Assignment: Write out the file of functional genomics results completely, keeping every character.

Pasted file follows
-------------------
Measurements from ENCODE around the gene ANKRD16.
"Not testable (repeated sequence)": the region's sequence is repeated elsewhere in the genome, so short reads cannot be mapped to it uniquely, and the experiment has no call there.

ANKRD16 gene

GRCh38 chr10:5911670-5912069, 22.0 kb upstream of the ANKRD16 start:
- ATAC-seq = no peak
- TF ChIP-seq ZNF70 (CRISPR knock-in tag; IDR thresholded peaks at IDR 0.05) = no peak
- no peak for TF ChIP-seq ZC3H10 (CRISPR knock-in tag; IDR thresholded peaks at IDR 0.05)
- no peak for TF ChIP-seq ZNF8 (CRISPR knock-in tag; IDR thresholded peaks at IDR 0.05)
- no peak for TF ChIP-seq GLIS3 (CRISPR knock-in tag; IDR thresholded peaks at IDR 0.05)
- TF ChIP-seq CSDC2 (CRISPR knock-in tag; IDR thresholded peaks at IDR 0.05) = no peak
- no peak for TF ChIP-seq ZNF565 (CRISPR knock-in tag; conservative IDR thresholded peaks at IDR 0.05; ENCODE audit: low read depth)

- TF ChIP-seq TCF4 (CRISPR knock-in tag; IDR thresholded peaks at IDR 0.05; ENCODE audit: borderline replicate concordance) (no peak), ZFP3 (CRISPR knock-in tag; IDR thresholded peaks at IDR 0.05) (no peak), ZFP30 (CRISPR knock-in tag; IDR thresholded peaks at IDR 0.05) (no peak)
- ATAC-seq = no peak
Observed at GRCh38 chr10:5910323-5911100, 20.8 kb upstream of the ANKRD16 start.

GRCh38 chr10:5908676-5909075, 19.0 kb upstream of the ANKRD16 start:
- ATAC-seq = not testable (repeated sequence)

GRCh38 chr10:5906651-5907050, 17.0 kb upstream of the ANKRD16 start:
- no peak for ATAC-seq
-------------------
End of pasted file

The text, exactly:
Measurements from ENCODE around the gene ANKRD16.
"Not testable (repeated sequence)": the region's sequence is repeated elsewhere in the genome, so short reads cannot be mapped to it uniquely, and the experiment has no call there.

ANKRD16 gene

GRCh38 chr10:5911670-5912069, 22.0 kb upstream of the ANKRD16 start:
- ATAC-seq = no peak
- TF ChIP-seq ZNF70 (CRISPR knock-in tag; IDR thresholded peaks at IDR 0.05) = no peak
- no peak for TF ChIP-seq ZC3H10 (CRISPR knock-in tag; IDR thresholded peaks at IDR 0.05)
- no peak for TF ChIP-seq ZNF8 (CRISPR knock-in tag; IDR thresholded peaks at IDR 0.05)
- no peak for TF ChIP-seq GLIS3 (CRISPR knock-in tag; IDR thresholded peaks at IDR 0.05)
- TF ChIP-seq CSDC2 (CRISPR knock-in tag; IDR thresholded peaks at IDR 0.05) = no peak
- no peak for TF ChIP-seq ZNF565 (CRISPR knock-in tag; conservative IDR thresholded peaks at IDR 0.05; ENCODE audit: low read depth)

- TF ChIP-seq TCF4 (CRISPR knock-in tag; IDR thresholded peaks at IDR 0.05; ENCODE audit: borderline replicate concordance) (no peak), ZFP3 (CRISPR knock-in tag; IDR thresholded peaks at IDR 0.05) (no peak), ZFP30 (CRISPR knock-in tag; IDR thresholded peaks at IDR 0.05) (no peak)
- ATAC-seq = no peak
Observed at GRCh38 chr10:5910323-5911100, 20.8 kb upstream of the ANKRD16 start.

GRCh38 chr10:5908676-5909075, 19.0 kb upstream of the ANKRD16 start:
- ATAC-seq = not testable (repeated sequence)

GRCh38 chr10:5906651-5907050, 17.0 kb upstream of the ANKRD16 start:
- no peak for ATAC-seq